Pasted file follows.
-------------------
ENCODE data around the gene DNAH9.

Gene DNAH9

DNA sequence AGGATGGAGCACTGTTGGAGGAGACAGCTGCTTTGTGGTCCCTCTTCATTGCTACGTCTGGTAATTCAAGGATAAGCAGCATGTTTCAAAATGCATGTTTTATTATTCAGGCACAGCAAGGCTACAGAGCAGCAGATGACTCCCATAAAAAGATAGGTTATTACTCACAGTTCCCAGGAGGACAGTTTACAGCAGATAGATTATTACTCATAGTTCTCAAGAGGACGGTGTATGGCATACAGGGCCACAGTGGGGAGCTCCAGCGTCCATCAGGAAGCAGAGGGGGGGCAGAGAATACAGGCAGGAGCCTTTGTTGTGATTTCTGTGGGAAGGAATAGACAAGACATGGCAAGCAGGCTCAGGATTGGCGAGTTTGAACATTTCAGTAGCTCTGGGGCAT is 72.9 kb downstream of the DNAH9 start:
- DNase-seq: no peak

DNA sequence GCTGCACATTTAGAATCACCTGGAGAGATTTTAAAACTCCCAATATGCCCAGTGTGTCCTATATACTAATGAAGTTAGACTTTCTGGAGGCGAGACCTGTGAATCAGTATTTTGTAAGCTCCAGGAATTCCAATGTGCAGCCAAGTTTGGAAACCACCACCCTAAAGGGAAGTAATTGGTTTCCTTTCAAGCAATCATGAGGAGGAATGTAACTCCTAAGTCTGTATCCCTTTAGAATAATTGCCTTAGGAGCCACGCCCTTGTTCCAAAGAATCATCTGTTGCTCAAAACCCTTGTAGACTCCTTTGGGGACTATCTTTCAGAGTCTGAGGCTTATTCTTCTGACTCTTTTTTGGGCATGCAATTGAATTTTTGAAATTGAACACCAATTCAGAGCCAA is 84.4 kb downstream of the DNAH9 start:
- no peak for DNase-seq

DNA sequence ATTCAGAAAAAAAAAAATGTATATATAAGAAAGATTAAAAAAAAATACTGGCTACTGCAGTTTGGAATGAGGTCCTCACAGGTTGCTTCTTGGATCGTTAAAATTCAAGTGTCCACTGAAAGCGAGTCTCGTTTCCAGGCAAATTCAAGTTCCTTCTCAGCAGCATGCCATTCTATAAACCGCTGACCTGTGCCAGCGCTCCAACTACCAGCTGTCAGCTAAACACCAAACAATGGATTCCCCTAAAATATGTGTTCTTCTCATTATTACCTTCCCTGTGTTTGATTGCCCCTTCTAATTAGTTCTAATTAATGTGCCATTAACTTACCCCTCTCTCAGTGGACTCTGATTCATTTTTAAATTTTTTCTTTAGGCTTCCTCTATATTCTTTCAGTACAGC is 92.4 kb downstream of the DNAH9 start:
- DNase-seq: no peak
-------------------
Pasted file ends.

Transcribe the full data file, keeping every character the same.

ENCODE data around the gene DNAH9.

Gene DNAH9

DNA sequence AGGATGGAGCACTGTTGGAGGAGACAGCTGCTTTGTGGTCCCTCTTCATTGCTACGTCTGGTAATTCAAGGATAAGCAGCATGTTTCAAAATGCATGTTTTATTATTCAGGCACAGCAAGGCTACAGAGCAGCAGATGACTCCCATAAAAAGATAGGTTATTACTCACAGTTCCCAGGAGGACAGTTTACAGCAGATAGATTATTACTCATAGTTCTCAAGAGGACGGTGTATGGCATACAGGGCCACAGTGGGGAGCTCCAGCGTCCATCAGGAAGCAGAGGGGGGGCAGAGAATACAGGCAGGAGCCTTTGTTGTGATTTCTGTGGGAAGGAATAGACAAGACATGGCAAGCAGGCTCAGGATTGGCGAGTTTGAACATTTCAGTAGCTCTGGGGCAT is 72.9 kb downstream of the DNAH9 start:
- DNase-seq: no peak

DNA sequence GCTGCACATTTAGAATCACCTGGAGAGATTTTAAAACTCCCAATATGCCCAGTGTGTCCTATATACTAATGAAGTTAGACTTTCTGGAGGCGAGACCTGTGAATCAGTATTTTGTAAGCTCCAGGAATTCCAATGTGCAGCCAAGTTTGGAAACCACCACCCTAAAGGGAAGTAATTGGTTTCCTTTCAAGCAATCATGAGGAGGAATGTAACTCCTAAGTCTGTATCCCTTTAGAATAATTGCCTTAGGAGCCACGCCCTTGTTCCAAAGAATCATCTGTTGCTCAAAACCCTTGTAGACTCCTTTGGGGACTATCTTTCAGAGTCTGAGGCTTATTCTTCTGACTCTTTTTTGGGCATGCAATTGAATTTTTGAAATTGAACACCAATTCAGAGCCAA is 84.4 kb downstream of the DNAH9 start:
- no peak for DNase-seq

DNA sequence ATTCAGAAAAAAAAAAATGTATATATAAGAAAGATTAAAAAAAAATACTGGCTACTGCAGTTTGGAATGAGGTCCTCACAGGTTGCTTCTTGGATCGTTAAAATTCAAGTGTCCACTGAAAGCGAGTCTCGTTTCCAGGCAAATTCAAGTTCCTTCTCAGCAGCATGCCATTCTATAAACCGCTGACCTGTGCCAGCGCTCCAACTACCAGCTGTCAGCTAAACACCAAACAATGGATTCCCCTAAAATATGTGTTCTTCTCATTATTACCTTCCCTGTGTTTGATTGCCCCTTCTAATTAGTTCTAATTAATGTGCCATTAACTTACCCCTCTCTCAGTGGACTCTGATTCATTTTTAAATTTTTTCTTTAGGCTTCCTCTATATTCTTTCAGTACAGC is 92.4 kb downstream of the DNAH9 start:
- DNase-seq: no peak